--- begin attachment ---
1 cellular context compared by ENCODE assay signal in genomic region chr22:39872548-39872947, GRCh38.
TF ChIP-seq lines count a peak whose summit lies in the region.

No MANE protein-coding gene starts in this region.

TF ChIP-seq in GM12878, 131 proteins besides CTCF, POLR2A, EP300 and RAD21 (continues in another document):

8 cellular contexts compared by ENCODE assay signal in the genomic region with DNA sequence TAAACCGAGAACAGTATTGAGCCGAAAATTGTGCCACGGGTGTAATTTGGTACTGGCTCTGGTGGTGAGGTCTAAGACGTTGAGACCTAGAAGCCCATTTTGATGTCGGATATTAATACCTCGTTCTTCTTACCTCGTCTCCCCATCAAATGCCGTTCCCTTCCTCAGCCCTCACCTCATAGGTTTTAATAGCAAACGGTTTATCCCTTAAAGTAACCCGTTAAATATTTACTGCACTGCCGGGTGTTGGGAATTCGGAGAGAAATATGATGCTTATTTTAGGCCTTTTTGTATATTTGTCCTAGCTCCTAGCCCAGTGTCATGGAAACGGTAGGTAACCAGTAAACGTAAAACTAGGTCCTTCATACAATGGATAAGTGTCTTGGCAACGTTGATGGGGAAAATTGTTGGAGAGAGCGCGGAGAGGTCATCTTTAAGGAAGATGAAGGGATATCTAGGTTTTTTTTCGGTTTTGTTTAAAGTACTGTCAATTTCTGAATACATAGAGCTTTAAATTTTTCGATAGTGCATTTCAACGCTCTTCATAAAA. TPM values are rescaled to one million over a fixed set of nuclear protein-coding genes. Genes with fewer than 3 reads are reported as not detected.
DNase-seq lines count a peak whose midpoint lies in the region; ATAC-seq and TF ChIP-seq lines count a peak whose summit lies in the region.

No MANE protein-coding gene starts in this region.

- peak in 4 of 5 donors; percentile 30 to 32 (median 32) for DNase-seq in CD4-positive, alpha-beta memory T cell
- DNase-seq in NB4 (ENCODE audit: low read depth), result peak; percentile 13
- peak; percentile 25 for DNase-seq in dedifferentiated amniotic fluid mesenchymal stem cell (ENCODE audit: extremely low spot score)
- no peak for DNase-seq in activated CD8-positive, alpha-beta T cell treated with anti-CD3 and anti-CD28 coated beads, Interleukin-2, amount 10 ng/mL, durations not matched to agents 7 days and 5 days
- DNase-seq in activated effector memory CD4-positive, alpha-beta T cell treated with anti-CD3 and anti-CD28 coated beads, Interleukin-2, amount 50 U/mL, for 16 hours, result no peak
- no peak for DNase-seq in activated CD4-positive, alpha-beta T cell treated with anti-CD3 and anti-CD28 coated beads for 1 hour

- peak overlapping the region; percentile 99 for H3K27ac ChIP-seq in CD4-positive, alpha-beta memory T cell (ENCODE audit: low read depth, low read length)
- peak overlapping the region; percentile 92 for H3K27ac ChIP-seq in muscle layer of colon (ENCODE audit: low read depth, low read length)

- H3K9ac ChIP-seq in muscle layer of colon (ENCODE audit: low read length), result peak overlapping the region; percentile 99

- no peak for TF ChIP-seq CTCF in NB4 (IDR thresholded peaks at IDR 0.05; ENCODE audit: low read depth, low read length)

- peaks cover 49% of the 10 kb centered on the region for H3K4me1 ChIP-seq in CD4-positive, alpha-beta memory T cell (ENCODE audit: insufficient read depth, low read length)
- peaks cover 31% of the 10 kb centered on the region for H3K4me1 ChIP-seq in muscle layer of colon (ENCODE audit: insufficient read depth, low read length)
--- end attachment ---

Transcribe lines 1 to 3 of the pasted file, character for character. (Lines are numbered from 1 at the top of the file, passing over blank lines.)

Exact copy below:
1 cellular context compared by ENCODE assay signal in genomic region chr22:39872548-39872947, GRCh38.
TF ChIP-seq lines count a peak whose summit lies in the region.

No MANE protein-coding gene starts in this region.